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05TELAVIV6848 2005-12-08 15:08:00 UNCLASSIFIED Embassy Tel Aviv
Cable title:  

2005-2006 INTERNATIONAL NARCOTICS CONTROL STRATEGY

Tags:   SNAR KSEP IS ISRAELI SOCIETY 
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					  UNCLAS SECTION 01 OF 04 TEL AVIV 006848 

SIPDIS

DEPT FOR INL, NEA/IPA
JUSTICE FOR OIA, AFMLS, AND NDDS
TREASURY FOR FINCEN
DEA FOR OILS AND OFFICE OF DIVERSION CONTROL

E.O. 12958: N/A
TAGS: SNAR KSEP IS ISRAELI SOCIETY
SUBJECT: 2005-2006 INTERNATIONAL NARCOTICS CONTROL STRATEGY
REPORT, PART I

REF: SECSTATE 209558

---------------
Part I: Summary
---------------



1. Israel is not a significant producer or trafficking point
for drugs. The Israeli National Police (INP), however,
reports that during the year 2005, the Israeli drug market
continued to be characterized by high demand in nearly all
sectors of society and a high availability of drugs including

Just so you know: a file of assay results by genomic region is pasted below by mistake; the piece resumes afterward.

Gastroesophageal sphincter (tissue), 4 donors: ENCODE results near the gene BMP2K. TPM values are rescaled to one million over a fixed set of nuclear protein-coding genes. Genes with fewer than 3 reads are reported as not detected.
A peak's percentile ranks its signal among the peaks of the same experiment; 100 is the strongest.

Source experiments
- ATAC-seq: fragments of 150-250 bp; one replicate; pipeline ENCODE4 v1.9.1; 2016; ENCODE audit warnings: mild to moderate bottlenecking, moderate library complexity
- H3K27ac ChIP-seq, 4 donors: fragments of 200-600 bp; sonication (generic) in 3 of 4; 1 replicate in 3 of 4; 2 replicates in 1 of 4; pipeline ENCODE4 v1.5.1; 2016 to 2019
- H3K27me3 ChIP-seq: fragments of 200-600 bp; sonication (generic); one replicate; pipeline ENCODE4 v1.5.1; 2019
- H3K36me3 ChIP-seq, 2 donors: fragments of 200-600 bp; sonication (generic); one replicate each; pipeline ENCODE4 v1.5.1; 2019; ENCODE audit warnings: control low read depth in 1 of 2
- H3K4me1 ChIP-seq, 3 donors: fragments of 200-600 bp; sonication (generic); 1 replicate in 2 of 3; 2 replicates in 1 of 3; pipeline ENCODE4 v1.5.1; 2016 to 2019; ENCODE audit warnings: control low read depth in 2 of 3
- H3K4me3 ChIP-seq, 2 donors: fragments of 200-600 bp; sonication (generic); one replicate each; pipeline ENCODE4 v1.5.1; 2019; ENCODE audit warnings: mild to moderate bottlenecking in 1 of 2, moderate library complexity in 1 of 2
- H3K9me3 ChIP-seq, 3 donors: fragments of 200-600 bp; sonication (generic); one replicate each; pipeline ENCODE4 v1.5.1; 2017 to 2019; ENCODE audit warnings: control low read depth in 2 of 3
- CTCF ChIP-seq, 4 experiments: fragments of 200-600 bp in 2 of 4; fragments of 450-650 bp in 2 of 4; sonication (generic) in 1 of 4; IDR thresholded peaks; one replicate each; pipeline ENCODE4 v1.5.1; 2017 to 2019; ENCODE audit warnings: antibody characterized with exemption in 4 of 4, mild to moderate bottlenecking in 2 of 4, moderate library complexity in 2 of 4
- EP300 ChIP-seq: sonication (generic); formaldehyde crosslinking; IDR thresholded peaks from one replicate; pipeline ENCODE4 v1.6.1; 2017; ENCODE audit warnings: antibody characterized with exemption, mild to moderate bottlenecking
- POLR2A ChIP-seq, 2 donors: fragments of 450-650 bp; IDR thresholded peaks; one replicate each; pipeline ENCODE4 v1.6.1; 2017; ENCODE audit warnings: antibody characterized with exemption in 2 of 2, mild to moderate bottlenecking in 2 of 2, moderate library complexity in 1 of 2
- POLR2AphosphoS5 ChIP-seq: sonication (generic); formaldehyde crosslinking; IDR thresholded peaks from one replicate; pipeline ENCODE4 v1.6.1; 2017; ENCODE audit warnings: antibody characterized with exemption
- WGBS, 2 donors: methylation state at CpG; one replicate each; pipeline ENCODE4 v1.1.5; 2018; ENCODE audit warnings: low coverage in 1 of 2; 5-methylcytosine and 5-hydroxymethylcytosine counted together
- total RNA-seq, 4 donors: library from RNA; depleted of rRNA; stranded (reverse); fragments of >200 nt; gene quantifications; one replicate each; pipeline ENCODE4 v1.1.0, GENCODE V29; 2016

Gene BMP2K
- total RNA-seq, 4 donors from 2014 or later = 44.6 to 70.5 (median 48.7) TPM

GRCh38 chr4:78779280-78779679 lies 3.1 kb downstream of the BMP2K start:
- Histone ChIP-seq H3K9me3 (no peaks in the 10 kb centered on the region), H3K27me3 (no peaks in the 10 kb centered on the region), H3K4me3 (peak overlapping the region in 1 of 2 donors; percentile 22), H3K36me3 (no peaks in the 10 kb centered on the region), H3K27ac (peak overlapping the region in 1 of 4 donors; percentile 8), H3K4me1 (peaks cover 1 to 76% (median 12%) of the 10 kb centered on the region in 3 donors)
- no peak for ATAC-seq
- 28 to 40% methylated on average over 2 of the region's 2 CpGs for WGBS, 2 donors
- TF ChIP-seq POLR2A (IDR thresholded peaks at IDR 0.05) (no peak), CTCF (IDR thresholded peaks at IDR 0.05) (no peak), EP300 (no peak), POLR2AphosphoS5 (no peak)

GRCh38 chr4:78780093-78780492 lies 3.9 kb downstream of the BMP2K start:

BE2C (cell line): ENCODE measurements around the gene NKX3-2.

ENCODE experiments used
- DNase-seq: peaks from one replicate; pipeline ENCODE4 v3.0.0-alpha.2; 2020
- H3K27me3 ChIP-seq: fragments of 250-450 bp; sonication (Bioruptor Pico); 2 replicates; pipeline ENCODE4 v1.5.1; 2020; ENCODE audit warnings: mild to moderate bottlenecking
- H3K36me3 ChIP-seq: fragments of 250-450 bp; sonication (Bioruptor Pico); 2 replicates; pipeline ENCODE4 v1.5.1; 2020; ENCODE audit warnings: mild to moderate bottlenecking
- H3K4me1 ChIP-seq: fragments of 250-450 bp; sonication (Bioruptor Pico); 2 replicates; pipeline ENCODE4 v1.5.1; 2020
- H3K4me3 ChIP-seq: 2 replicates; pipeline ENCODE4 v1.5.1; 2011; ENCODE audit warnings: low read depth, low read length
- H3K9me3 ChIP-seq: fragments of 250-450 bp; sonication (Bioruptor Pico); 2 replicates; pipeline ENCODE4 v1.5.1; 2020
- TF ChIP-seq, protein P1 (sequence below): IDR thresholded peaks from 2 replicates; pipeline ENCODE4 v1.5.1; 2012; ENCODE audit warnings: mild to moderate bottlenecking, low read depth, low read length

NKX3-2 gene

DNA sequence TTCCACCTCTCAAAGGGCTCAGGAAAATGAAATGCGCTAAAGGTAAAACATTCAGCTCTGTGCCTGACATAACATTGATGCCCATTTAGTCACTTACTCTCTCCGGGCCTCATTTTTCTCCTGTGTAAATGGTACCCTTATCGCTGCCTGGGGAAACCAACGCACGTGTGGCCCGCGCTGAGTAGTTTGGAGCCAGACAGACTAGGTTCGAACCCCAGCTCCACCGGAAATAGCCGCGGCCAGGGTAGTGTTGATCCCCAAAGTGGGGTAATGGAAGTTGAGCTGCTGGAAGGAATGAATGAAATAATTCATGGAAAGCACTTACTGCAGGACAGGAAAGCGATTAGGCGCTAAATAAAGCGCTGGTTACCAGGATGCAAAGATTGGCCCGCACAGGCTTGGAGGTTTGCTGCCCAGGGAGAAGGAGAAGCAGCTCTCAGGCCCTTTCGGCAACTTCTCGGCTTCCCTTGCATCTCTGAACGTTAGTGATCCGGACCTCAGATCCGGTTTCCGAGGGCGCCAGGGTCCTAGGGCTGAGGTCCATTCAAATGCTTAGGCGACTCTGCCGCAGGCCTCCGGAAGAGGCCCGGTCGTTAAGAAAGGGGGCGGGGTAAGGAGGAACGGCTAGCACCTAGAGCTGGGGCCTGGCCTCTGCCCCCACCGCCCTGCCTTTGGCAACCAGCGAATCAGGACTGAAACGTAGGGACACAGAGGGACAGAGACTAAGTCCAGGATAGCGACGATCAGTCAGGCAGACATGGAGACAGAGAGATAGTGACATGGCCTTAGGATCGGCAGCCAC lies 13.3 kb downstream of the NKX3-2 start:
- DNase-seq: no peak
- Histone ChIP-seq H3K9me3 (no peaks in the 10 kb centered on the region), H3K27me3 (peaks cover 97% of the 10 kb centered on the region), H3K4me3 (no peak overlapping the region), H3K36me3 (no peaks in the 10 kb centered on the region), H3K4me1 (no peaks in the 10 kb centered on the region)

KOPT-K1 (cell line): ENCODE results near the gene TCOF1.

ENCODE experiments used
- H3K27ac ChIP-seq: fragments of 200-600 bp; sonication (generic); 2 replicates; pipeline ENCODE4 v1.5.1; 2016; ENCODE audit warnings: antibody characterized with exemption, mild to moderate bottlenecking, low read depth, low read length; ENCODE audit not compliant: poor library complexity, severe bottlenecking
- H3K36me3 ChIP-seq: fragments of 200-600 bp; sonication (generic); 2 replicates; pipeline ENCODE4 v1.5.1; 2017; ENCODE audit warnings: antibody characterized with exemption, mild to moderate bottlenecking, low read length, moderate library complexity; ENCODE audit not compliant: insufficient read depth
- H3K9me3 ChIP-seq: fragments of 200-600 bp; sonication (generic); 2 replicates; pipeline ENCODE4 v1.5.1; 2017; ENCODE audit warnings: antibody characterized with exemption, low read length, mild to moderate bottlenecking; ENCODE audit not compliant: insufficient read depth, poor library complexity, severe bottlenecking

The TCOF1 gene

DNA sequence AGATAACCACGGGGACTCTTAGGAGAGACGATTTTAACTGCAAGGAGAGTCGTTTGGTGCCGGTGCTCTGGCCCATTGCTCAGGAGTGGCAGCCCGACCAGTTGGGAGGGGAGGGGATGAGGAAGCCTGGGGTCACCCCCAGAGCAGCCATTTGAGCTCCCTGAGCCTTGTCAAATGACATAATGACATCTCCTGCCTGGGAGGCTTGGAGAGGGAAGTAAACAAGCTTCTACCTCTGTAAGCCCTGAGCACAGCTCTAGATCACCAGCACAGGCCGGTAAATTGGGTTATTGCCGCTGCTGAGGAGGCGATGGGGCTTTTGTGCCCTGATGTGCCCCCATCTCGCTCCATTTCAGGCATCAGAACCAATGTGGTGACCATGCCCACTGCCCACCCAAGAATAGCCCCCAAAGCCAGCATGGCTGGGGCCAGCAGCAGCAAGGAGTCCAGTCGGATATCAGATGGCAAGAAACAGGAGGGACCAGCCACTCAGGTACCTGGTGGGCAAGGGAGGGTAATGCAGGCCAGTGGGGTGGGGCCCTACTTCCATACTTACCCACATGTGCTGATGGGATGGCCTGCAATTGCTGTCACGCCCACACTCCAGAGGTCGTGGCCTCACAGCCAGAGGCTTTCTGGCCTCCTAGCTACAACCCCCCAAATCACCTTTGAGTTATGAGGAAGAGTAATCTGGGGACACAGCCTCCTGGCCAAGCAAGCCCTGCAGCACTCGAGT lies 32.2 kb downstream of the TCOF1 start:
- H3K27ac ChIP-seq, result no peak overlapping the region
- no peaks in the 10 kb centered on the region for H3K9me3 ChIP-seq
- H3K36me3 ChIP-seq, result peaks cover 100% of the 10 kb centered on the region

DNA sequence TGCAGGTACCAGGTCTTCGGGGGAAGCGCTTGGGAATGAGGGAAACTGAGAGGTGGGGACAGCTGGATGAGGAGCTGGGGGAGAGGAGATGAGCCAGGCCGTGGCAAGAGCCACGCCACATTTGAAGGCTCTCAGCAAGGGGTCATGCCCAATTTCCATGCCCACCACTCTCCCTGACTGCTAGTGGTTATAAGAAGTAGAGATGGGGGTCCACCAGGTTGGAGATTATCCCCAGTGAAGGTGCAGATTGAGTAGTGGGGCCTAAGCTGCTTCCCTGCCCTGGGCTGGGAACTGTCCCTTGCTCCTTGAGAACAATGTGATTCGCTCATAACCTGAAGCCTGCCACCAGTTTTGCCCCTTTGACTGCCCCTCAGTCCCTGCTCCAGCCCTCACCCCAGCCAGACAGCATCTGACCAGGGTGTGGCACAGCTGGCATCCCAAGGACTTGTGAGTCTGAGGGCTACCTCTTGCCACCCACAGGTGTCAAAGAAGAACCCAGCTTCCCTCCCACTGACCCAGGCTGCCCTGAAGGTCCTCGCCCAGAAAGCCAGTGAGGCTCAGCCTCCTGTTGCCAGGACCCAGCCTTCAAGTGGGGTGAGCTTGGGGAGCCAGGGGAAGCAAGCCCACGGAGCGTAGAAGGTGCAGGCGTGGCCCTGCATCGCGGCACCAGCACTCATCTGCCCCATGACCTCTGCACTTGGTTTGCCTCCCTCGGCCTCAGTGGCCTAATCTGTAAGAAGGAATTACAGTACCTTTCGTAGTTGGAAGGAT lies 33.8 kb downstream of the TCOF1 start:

cannabis, ecstasy, cocaine, heroin, hashish and LSD. The INP
also reports a continuing demand for ecstasy in 2005, but a
lower level of seizure compared with 2004. The amount of
marijuana seized is less than half that in 2004, and there
was a slight decrease in the amount of hashish seized. The
INP reports that the amount of heroin seized has doubled
since last year and that the level of demand is unchanged.
The quantity of LSD seized in 2005 is considerably less then
the previous years. Widespread use of ecstasy by Israeli
youths is a continuing source of concern for authorities.
There was a decrease from last year in the number of offense
files for drug use, and possession not for personal use, but
for trafficking has increased. The number of drug arrests
for 2005 was 3,640 (Note: All 2005 data are for the period
January through October and were obtained from the Research
Department of the Israeli Police Headquarters, unless
otherwise indicated. End note.) In June 2002, Israel
ratified the 1988 UN Drug Convention. Israel's domestic law
contains the legislative requirements mandated by the
convention.



--------------------------


Part II: Status of Country


--------------------------





2. Israel is not a major producer of narcotics or precursor
chemicals. Israeli narcotics traffickers operating outside
of Israel continue to be deeply involved in the international
ecstasy trade. The Israeli National Police (INP) reports
that during the year 2005, the Israeli drug market was
characterized by a high demand in nearly all sectors of
society and a high availability of drugs including cannabis,